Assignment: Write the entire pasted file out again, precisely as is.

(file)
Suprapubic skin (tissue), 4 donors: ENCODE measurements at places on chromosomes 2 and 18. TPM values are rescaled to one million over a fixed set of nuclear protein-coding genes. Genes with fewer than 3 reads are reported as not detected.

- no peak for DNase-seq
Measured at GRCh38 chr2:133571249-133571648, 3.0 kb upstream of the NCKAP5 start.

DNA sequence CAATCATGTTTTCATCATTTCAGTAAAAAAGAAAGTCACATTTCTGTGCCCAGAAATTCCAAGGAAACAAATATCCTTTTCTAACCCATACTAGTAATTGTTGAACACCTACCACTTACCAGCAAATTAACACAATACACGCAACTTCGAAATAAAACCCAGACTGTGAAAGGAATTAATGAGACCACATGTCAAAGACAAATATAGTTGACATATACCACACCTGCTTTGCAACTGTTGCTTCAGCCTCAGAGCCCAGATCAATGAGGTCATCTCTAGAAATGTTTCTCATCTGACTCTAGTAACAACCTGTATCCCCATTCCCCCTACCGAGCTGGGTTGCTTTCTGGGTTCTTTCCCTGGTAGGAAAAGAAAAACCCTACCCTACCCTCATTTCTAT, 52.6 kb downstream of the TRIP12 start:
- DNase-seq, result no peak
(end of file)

Suprapubic skin (tissue), 4 donors: ENCODE measurements at places on chromosomes 2 and 18. TPM values are rescaled to one million over a fixed set of nuclear protein-coding genes. Genes with fewer than 3 reads are reported as not detected.

- no peak for DNase-seq
Measured at GRCh38 chr2:133571249-133571648, 3.0 kb upstream of the NCKAP5 start.

DNA sequence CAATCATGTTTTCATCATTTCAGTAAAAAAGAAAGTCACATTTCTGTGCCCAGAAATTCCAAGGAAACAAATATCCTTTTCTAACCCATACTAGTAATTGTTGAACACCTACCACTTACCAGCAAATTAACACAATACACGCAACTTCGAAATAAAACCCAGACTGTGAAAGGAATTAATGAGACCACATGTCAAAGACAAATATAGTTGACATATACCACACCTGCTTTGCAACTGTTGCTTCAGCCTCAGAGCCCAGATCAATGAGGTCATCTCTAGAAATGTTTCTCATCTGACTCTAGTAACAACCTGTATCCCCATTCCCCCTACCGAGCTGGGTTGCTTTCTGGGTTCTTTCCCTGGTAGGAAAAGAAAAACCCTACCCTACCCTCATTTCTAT, 52.6 kb downstream of the TRIP12 start:
- DNase-seq, result no peak